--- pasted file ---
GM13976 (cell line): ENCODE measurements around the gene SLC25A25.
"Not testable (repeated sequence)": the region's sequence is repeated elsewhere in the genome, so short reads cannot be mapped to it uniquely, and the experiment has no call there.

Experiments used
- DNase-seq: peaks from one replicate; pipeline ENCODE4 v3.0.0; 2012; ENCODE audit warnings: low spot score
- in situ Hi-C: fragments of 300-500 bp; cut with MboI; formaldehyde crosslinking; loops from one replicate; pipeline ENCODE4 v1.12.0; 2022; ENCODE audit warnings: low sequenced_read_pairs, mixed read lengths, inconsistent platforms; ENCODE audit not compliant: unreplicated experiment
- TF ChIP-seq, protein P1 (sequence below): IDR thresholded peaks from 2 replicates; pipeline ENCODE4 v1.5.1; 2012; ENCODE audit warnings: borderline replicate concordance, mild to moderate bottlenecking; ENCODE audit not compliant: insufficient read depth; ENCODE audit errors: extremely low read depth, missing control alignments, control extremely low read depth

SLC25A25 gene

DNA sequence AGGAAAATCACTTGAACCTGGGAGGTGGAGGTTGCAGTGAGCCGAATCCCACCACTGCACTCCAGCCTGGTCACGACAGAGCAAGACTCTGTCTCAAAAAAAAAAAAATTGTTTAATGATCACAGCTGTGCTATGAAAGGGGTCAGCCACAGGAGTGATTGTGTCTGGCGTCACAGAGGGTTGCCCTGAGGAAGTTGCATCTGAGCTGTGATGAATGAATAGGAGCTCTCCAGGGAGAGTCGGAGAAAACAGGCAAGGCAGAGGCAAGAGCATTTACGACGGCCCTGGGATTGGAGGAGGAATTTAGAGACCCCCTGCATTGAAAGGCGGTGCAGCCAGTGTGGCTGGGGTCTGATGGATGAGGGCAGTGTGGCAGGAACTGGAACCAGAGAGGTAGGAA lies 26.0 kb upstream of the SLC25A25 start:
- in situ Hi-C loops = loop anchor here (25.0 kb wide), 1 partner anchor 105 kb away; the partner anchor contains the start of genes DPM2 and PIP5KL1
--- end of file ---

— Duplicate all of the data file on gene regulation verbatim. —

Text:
GM13976 (cell line): ENCODE measurements around the gene SLC25A25.
"Not testable (repeated sequence)": the region's sequence is repeated elsewhere in the genome, so short reads cannot be mapped to it uniquely, and the experiment has no call there.

Experiments used
- DNase-seq: peaks from one replicate; pipeline ENCODE4 v3.0.0; 2012; ENCODE audit warnings: low spot score
- in situ Hi-C: fragments of 300-500 bp; cut with MboI; formaldehyde crosslinking; loops from one replicate; pipeline ENCODE4 v1.12.0; 2022; ENCODE audit warnings: low sequenced_read_pairs, mixed read lengths, inconsistent platforms; ENCODE audit not compliant: unreplicated experiment
- TF ChIP-seq, protein P1 (sequence below): IDR thresholded peaks from 2 replicates; pipeline ENCODE4 v1.5.1; 2012; ENCODE audit warnings: borderline replicate concordance, mild to moderate bottlenecking; ENCODE audit not compliant: insufficient read depth; ENCODE audit errors: extremely low read depth, missing control alignments, control extremely low read depth

SLC25A25 gene

DNA sequence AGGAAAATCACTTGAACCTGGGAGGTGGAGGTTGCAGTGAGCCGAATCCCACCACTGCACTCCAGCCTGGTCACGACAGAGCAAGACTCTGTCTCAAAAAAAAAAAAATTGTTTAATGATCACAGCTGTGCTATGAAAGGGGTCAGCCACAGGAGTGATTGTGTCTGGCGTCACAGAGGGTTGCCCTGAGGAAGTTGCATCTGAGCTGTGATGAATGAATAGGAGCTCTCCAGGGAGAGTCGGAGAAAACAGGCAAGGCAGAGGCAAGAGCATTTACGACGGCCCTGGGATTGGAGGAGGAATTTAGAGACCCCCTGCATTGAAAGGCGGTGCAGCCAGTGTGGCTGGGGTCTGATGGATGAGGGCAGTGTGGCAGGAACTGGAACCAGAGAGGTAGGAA lies 26.0 kb upstream of the SLC25A25 start:
- in situ Hi-C loops = loop anchor here (25.0 kb wide), 1 partner anchor 105 kb away; the partner anchor contains the start of genes DPM2 and PIP5KL1